4 Life Lessons That Hockey Taught Me

4 Life Lessons That Hockey Taught Me

Hockey’s an unbelievable game.

Chances are that if you’re here reading this now, that you probably feel the same way.

I know I’ve talked about it before on here, in that most of the valuable life lessons and skills I have in my life today can be traced back to hockey.

My wife and I talk about it all the time as far as what are the most important lessons that we’ve taken away from sports. For me, I think there are four big lessons that I have taken away from hockey. And I also believe that if you can truly master these four principles, they will make you successful in not only hockey, but really anything that you decide to do.

  1. Confidence - The older I get and the more I coach, the more I realize that confidence is nearly everything. It’s something that I wish I had more consistently as a player, but is something that I see now as absolutely vital to success in whatever you want to do. Confidence and success I believe work hand in hand. The people that can find and build upon their successes are the people that are going to be building and growing their confidence. I know it can be a bit cliche but it’s totally true in that, if you don’t believe in yourself then how is anyone else supposed to? It’s something that we should all be working on everyday. Find success in the little things and constantly be building yourself up.

  2. Work Ethic - We live in a world where everyone is compared to everyone else. Where it’s easy to find excuses and want the glory without putting in the blood, sweat, and tears to get there. I think it’s become more socially acceptable to give up, or blame someone (or something) else when things don’t go your way. In reality, if you really want something in hockey, or life, you need to realize that it’s going to take a lot of work and it’s not going to be easy. The process of working to get what you want is what truly builds your character and helps define you as a person. Don’t short change yourself on that experience because you’re scared to work for something. Push through the pain and push through your limitations. That’s ultimately what will help you grow and become the person that you want to be. Just remember, there’s no short cut for hard work. If you try to find it, it will eventually catch up to you.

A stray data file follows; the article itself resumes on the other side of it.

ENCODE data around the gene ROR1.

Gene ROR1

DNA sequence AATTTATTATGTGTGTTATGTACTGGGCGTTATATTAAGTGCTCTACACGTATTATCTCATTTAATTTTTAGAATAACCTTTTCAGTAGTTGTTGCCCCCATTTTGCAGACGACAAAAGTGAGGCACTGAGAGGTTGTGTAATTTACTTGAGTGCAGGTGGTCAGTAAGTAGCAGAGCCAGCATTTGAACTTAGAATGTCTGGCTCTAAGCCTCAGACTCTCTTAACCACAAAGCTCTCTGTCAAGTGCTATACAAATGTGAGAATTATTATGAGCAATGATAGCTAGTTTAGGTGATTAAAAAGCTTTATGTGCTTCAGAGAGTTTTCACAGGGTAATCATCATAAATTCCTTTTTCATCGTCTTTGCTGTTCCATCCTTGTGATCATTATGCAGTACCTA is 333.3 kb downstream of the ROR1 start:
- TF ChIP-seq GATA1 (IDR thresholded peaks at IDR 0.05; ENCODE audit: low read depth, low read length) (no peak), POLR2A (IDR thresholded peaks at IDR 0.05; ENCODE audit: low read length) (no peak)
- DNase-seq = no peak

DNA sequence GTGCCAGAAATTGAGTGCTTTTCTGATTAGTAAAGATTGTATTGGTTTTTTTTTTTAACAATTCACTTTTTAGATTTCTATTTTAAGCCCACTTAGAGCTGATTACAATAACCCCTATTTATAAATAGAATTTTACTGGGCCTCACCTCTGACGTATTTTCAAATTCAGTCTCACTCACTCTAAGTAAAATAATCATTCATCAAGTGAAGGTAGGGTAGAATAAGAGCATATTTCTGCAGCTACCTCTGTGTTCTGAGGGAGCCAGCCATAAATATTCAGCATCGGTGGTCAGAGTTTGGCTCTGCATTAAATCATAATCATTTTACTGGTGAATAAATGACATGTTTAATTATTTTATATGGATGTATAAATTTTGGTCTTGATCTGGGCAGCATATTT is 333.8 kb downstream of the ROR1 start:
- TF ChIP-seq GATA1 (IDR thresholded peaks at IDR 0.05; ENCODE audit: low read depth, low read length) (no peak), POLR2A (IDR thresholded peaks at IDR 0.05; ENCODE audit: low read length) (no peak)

3. Failure - Learning to overcome adversity is part of hockey, and more importantly, part of life. In my experience, the people that learn to deal and work through adversity are the ones that have the most success on the ice, and off. What do you do when things get tough and don’t go your way? Do you fold up and quit? Do you look for someone else to fight your battle for you? Or, do you stand in there, hold your head up high, and learn and grow from the experience. Success is not supposed to be easy and failure is part of it. In fact, I don’t think success is possible without failure. So when things don’t go your way and you get knocked down, get back up and keep grinding. If it’s something that you really want, you’ll look back and realize those moments that you kept moving forward are the ones that defined you.

  4. Teammates - A group on the same page is always more powerful than the individual. Just like hockey, in life, the successful people surround themselves with people who have different skill sets. It’s just how a hockey team can’t have 4 first line centers, but, if they have 4 lines that all know their role and work together towards the same objective they’re probably going to have a lot of success. Learning to work with a team is also a great teacher of humility and ego. The first advice I would give anyone looking to fit in with a team is to check your ego at the door. Realize that having the right attitude and putting the group goal at the foreground is the real way to create amazing success. The last bit that goes along with having teammates, is building relationships. It’s amazing the friends you can make and the opportunities that can present themselves by learning to work well with others and build relationships.

So while I know there are even more tremendous traits that hockey has taught me, I think that anyone who can master these 4 will definitely set themselves up for success in whatever they pursue.

And just like so many other things I’ve talked about on here, none of them take talent.

They all simply take an honest commitment from yourself. A desire to learn, work, and be great.

They all take work, and they all usually don’t come easy, but I can assure that they’re all worth it.